As the daughter of an architect, Ariana Heslop-Riddell was always being taken to visit houses that her father, Bruce Heslop, had designed. But it wasn’t until he showed her a 70s home by Nicholas Stanish and Russell Withers in Auckland’s Freemans Bay, and for which he was designing an addition in the backyard, that she finally decided to follow in his footsteps.
That house, a study in concrete block and timber, with a sense of Zen, has received an Enduring Architecture award from the NZIA. For the young Ariana, it was what propelled her to her future.
The 18-year-old, who is in her first year at The University of Auckland, grew up in Tokomaru Bay, an experience that instilled her with a mindfulness about community and the environment. “My decision to undertake a Bachelor of Architectural Studies was influenced by my father, who is a founding member of Ngā Aho (a network of Māori design professionals). The ability to create a space that is environmentally friendly, socially enjoyable and culturally responsive, that also benefits the wider whanau, is important to me,” she says.
Her iwi is Ngāti Porou and Ngāi Tahu and Te Reo is Ariana’s mother tongue. As an infant she attended Kohanga reo and later kura Kaupapa Māori; in fact, it was only once she entered intermediate school that she was formally taught English. When the family moved to Auckland to be closer to Ariana’s maternal grandparents, she had mastered her second language so well that a short story she wrote at intermediate school yearning for her tūrangawaewae, entitled ‘My Special Place’, was published in Toitoi, a national competition for young writers.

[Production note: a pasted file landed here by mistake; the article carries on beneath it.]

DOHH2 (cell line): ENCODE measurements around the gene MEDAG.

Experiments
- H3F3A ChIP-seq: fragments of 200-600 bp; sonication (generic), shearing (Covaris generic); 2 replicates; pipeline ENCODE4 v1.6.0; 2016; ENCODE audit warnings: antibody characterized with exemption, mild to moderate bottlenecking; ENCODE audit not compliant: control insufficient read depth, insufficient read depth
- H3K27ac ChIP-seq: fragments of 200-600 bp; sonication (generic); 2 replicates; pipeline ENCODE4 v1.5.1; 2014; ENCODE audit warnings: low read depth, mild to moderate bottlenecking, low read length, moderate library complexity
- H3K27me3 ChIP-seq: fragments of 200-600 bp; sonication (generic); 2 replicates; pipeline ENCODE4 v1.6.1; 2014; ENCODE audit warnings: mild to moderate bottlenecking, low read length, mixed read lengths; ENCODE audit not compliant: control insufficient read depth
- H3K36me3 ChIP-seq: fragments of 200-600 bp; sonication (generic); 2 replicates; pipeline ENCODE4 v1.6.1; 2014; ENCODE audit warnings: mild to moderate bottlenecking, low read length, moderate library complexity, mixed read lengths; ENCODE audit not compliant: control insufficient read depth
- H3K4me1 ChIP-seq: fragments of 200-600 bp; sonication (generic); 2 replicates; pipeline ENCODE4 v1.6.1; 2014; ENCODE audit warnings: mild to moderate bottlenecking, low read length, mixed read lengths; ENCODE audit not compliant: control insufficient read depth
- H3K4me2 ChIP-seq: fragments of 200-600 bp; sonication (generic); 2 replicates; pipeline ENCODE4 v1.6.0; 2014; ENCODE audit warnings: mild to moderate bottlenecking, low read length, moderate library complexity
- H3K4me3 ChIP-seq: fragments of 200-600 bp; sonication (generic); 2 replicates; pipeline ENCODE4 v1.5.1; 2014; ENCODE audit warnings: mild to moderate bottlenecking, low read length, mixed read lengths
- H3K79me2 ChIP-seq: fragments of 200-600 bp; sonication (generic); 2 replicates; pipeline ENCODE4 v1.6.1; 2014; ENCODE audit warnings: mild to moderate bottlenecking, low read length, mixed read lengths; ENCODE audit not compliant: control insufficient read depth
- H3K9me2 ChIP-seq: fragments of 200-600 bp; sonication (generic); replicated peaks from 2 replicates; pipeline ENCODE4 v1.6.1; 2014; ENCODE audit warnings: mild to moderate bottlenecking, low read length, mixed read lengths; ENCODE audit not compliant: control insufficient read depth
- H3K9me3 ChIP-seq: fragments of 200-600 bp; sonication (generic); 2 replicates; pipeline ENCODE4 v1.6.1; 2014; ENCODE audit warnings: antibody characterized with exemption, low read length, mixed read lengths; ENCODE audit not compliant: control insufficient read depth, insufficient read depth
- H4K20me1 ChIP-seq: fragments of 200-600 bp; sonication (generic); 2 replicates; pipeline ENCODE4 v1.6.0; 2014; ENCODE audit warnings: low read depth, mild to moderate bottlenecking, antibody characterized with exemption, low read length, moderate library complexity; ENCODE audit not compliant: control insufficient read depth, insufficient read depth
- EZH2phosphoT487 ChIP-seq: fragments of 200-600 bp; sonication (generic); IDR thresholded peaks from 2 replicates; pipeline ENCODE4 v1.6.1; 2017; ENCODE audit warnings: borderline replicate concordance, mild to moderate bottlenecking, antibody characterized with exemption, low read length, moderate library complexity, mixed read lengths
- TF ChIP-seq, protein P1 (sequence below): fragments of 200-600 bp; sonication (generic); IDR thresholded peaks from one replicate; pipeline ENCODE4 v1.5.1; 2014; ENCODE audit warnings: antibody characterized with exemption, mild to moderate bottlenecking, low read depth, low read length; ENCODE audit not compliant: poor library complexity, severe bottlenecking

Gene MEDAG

Although she returns regularly to Iritekura marae, she’s loving taking her first steps along the career path. Lecturers such as Anthony Hoete, who shares the connection of approaching architecture from a Māori perspective, while imparting practical skills such as how to draw to scale, reinforce her commitment to the profession. “After I achieve my Bachelors’ Degree and Masters in Architecture, I aspire to do a Doctorate at Berkeley University in San Francisco, which has an internationally prestigious Architecture and Urban Planning department,” says Ariana.
The value of education has been instilled in her, but she is also mindful of the cost. “Where I grew up, a good education was not a privilege for everyone,” she says. Financially, the RTA Scholarship will reduce the size of her student loan and help her pursue an international PhD.
Her ultimate dream is to be able to give back, perhaps helping to design schools for lower-decile communities. “I hope to one day see Māori advance as leaders in this area of social and economic development in Aotearoa - notwithstanding the contribution I could make as a Māori woman in the architectural industry,” she says.
And with such obvious intellect and clear-sighted determination, we’ve no doubt Ariana will make her mark.